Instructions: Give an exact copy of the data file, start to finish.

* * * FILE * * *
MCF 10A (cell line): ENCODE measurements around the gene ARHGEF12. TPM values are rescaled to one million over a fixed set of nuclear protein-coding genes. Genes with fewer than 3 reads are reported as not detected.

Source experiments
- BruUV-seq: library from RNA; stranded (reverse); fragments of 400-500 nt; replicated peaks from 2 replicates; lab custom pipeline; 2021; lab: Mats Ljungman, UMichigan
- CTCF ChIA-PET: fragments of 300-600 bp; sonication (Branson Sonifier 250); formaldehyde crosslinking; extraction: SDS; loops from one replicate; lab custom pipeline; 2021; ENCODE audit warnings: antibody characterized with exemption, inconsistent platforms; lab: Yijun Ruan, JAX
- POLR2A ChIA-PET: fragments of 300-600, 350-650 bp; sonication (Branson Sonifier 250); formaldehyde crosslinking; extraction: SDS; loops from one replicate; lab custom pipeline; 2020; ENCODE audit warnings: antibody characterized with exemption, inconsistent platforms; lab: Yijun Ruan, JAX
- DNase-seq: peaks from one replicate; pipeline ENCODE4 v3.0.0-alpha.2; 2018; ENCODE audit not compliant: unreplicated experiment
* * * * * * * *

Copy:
MCF 10A (cell line): ENCODE measurements around the gene ARHGEF12. TPM values are rescaled to one million over a fixed set of nuclear protein-coding genes. Genes with fewer than 3 reads are reported as not detected.

Source experiments
- BruUV-seq: library from RNA; stranded (reverse); fragments of 400-500 nt; replicated peaks from 2 replicates; lab custom pipeline; 2021; lab: Mats Ljungman, UMichigan
- CTCF ChIA-PET: fragments of 300-600 bp; sonication (Branson Sonifier 250); formaldehyde crosslinking; extraction: SDS; loops from one replicate; lab custom pipeline; 2021; ENCODE audit warnings: antibody characterized with exemption, inconsistent platforms; lab: Yijun Ruan, JAX
- POLR2A ChIA-PET: fragments of 300-600, 350-650 bp; sonication (Branson Sonifier 250); formaldehyde crosslinking; extraction: SDS; loops from one replicate; lab custom pipeline; 2020; ENCODE audit warnings: antibody characterized with exemption, inconsistent platforms; lab: Yijun Ruan, JAX
- DNase-seq: peaks from one replicate; pipeline ENCODE4 v3.0.0-alpha.2; 2018; ENCODE audit not compliant: unreplicated experiment